Sony Bravia KDL-46NX703 £1700
28th Jun 2010 | 10:15
This 'Monolith' of an LCD TV offers 46 inches of HD goodness
The Sony Bravia KDL-46NX703 makes a big impact right out of the box, with its slender profile thanks to edge LED lighting and Sony's single-layer 'Monolithic' fascia. Our test sample was finished in a striking white, too.
Connections are extensive, including four HDMIs, an Ethernet port, a USB port and, best of all, built-in Wi-Fi. As you'd expect from this, the 46NX703 is fully geared up for accessing both a DLNA PC and Sony's Bravia Internet Video online service.
The latter is pretty excellent, with reams of high quality video content from a wide array of sources including YouTube, Fifa, EuroSport, the Demand Five Channel 5 'iPlayer' and Lovefilm. The quality and stability of all the Bravia Internet Video content is impressive too, as is the quantity of different multimedia file formats the set can handle via its DLNA and USB capabilities.
As we'd expect from such a high-level Sony TV, the screen is loaded with picture processing, including the brand's excellent Bravia Engine 3, Live Colour and MotionFlow 100Hz systems.
The remote control and onscreen menus make accessing some of the features a bit fiddly and convoluted, but hopefully you won't need to revisit menus too often after setup.
Sony's first mainstream stab at edge LED technology proves mostly very successful. Right away we were struck by how bright, colourful and natural its pictures look, with vivid, rich saturations and extreme light output levels.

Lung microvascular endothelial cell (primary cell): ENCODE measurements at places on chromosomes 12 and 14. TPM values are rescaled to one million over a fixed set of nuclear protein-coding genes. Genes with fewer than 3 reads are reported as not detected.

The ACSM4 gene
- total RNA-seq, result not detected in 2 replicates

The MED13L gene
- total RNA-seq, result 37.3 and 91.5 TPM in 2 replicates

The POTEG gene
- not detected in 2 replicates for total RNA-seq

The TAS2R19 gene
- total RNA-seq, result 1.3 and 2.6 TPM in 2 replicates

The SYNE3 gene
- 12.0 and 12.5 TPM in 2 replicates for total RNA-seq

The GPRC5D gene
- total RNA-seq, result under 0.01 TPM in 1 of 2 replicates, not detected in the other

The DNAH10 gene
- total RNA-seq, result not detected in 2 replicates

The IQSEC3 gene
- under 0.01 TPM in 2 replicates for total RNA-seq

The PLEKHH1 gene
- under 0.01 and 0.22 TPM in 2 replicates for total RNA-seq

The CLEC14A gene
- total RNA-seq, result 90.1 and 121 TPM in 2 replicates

Standard and high-definition pictures both look clean and pure too, while black levels rate as among the best we've seen on an edge-lit TV. The MotionFlow 100Hz engine plays its part in the general picture purity, too, reducing motion blur and judder to a minimum.
There are a few minor problems, though, starting with some gentle backlight inconsistency just about visible during very dark scenes. But you won't see this for most of your viewing time and even when you do, it's seldom truly distracting.
The Sony's viewing angle is rather limited, too, compared with Panasonic's plasma model, and finally, HD material doesn't look quite as crisp and detailed as it does on some rivals. But some people might actually prefer its slightly less forensic approach.
Sonically, the 46NX703 is only average. Voices sound reasonably realistic and trebles are clean, but bass sounds muddy and weak, as is so often the case with slimline TVs. Hopefully the optional speaker bar/ stand improves audio delivery.
Overall, the 46NX703 is a very likeable TV, if slightly expensive. It looks great, delivers some excellent, pictures and offers some sterling network features.
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